And what’s this. That’s a swoosh. What the hell’s a swoosh?
The exchange as a gaggle of sales people gathered around the company Blue Ribbon, before later it would become Nike Inc, could have easily been that’s the sound of air when a potential future $82 billion valuation of its founder Phil Knight disappears without trace.
The name dreamt up by runner Phil Knight’s employee number one Jeff Johnson, also a runner back in the 70s and that swoosh which was the sound of air going by, could all nearly not have made it.
Life’s story seem so neat and easily packaged on reflection. We find ways to piece together these hero journeys — how one man battled the odds to make it. That is Nike in some way, but the undulating rumble of his life and achievements makes this an exceptional read. We can’t unknow Nike, but we can think how there’s someone, if not many people out there now following equally brazing paths, yet to be discovered. There time will come.
If you’re in the mood for a ripping drama-filled read to sustain the Christmas cheer, faux pas in cases, then can I recommend Shoe Dog by Phil Knight. Breathlessly riveting, I’ve rarely picked up a book, and I do read quite a few, that I’ve has its accelerator flat. Getting through the book in almost one sitting of its 350 odd pages took between six and seven hours. I lost track of time.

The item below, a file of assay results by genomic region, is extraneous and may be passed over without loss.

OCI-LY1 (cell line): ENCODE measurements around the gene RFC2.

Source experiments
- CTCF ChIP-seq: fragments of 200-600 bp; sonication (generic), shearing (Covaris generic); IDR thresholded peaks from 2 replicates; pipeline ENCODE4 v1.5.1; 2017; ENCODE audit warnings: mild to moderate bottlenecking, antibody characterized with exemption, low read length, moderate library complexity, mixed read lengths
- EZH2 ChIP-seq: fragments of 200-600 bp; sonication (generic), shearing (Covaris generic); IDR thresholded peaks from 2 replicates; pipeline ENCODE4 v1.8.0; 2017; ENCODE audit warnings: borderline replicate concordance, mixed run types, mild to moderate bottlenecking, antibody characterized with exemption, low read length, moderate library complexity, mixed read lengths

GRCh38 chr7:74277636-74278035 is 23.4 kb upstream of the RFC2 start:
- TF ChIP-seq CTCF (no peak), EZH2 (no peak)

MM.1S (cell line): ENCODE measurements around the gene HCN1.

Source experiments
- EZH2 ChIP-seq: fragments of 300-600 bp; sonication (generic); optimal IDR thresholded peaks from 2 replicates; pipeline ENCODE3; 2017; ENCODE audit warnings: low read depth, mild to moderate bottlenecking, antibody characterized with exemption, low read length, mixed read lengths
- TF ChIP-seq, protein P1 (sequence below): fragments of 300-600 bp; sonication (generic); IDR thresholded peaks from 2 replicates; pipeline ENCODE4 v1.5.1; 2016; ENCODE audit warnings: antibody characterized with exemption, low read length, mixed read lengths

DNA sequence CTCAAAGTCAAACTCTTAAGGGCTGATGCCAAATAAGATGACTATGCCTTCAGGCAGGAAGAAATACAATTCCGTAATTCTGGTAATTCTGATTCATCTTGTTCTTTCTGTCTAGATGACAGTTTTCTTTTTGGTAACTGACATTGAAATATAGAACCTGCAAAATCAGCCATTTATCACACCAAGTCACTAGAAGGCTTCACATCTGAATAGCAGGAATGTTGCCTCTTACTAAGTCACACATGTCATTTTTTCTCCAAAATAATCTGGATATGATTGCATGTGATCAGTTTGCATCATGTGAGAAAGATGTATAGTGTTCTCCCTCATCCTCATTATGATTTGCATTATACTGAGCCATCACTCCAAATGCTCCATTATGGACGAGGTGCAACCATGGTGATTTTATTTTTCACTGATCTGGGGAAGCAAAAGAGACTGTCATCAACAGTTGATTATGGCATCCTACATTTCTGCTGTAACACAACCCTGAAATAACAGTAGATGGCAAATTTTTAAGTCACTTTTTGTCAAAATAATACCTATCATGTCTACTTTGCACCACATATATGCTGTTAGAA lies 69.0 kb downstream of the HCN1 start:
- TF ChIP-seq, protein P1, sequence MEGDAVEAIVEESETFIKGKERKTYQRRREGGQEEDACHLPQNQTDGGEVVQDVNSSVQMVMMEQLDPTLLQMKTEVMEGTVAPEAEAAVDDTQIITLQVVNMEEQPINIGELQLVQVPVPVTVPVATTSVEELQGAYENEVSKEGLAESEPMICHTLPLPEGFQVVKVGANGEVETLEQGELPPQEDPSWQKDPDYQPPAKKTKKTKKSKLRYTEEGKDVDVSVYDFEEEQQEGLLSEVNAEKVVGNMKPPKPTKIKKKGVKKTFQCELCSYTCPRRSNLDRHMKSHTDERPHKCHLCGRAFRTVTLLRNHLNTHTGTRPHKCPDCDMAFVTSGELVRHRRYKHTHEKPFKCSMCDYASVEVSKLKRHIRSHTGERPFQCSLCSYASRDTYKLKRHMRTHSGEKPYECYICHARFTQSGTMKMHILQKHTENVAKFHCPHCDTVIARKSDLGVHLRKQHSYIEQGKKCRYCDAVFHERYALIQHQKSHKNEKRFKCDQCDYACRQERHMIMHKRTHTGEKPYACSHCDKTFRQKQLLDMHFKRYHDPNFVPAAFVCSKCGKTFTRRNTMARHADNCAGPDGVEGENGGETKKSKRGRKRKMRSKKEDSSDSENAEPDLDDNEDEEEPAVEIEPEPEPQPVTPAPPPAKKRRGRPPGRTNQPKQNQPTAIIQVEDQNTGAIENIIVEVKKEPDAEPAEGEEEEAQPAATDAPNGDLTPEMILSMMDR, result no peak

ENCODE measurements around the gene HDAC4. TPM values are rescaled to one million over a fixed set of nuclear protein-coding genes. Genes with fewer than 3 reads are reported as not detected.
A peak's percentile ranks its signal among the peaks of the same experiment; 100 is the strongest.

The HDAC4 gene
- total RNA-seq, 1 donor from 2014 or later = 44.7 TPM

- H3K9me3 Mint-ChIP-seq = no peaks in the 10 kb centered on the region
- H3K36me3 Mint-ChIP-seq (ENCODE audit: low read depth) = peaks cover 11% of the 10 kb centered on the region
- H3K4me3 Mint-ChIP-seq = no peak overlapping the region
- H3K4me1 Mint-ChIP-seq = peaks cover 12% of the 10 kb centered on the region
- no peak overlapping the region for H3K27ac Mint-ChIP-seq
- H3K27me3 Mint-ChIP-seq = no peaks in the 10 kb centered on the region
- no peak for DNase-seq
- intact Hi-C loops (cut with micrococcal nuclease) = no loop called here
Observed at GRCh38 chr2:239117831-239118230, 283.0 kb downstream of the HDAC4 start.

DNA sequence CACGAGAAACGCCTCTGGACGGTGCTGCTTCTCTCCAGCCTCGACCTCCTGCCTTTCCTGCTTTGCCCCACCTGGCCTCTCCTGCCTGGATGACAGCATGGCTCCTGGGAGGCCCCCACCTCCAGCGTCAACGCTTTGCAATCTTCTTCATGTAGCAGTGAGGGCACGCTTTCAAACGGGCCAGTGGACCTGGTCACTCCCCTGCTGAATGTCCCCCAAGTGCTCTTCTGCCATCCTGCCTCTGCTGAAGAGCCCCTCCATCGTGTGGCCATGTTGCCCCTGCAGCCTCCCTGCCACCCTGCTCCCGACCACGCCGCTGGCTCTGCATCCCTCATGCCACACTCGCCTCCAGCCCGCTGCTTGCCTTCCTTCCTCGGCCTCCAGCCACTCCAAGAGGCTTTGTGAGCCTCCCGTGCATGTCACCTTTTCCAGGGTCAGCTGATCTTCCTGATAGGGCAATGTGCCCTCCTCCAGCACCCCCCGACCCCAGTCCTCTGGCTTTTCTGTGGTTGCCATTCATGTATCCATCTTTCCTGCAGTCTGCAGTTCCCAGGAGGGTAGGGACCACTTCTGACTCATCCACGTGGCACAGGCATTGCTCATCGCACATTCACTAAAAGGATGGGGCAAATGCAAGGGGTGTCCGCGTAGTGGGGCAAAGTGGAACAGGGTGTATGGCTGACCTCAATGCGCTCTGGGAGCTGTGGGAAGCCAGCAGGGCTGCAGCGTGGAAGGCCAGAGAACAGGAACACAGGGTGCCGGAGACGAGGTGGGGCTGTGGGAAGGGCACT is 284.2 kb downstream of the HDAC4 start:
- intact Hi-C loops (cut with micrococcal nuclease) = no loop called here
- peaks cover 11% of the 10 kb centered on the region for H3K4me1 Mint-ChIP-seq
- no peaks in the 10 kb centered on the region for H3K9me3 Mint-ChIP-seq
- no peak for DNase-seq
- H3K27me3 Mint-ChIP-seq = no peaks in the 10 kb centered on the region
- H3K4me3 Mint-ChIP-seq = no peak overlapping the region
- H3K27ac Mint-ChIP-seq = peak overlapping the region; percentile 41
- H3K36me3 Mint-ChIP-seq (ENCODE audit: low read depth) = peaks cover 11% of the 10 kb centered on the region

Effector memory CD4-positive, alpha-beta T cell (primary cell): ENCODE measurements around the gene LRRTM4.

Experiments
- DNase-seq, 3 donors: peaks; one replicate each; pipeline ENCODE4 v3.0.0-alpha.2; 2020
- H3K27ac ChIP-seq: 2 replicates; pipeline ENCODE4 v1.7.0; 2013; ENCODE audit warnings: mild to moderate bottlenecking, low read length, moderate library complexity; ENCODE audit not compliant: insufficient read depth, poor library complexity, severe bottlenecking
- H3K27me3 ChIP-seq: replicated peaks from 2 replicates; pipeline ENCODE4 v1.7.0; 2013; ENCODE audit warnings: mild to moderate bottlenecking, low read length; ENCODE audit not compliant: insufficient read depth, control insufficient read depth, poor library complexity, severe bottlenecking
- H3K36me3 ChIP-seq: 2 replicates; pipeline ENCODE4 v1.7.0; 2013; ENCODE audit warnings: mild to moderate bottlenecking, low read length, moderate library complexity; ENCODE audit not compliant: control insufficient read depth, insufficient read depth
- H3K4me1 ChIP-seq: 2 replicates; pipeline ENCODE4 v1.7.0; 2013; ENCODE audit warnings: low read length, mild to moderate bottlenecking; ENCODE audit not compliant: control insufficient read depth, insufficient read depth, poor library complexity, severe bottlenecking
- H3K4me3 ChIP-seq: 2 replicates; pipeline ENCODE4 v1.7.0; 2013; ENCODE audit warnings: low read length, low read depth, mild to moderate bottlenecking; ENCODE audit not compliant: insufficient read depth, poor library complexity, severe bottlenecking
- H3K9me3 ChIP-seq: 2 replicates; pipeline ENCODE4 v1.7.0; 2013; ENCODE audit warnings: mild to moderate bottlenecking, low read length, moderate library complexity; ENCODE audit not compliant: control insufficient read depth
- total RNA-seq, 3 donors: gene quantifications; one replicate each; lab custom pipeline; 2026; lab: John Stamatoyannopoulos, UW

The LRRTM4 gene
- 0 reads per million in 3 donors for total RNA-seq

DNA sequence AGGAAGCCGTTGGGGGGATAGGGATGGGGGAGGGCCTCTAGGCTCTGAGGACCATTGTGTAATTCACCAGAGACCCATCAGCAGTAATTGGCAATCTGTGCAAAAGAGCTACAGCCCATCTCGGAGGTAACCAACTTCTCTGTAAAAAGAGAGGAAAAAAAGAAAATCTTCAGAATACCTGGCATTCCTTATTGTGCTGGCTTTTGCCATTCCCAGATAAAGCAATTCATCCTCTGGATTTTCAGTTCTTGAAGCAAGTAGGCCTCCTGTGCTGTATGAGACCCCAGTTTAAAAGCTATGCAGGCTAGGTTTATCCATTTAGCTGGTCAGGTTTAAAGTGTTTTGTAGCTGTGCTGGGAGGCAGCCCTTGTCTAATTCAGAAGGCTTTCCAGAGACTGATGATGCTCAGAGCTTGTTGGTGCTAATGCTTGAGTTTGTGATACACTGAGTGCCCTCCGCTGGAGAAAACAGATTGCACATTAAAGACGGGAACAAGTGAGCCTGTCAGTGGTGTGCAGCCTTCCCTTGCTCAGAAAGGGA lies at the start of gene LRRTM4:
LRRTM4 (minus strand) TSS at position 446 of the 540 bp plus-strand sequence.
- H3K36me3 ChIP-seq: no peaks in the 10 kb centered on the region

I bought the book as a present for my nephew, a young entrepreneur, but in the process of wrapping it read the first page, and then the next, and by the time I’d realised I’d committed the gravest sin of Christmas and book wrapping. Shhhhhhh don’t tell my nephew, but at least I know enough about it to urge my nephew to give the book dog ears.
Nike could have been Dimension Six, its founder forced into making a decision in a split second, and we may have thought lesser of this gift for a brand. Knight could have lost a trade infringement and gone under from a multimillion tax invoice. The pretty woman he fell for at university as her lecturer, could almost not have happened, but she would become his rock. And then there’s heartfelts which will pull hard on your emotions. I’ve been vague somewhat in my description to allow you to enjoy the unfolding plot.
Reviewing the book, a familiar pattern emerges amongst entrepreneurs and creatives I’ve studied both as an academic as well as carrying an intense interest in what makes someone a success. I thought I shared those with you as we hurtle into a new year.
- Staying power. The ability to stay the course and be dogged when other voices say otherwise. Do something you know. This is also the PhD creed.
- Finding a support network — a group of strongly-minded friends and family you’ll need for the many bumps ahead.
- Knowing that you’ll encounter that big event which will be your Damascus moment. It’ll break or make you. If you emerge the other side, yes, you’ll be stronger for the experience. Challenges therefore are inevitable.
- Risk taking and the poker bluff. It’s remarkable how many times I’ve seen or read this in action , a sort of who dares wins, when people inflate what they can do as a risk and then set about doing it.
- Converting your star power into a brand investing in other things.
Today Nike is known for more than its running. It is a living zen thing — a brand employing thousands that exudes values many of us aspire for, winning and success. Blue Ribbon’s passion in taking something we all do, and turning that into a belief that can change our lives is Nike’s spirit self. We all do this thing — Run. We’re runners.
Coming up soon Future of Story — it’s not what you might think @viewmagazine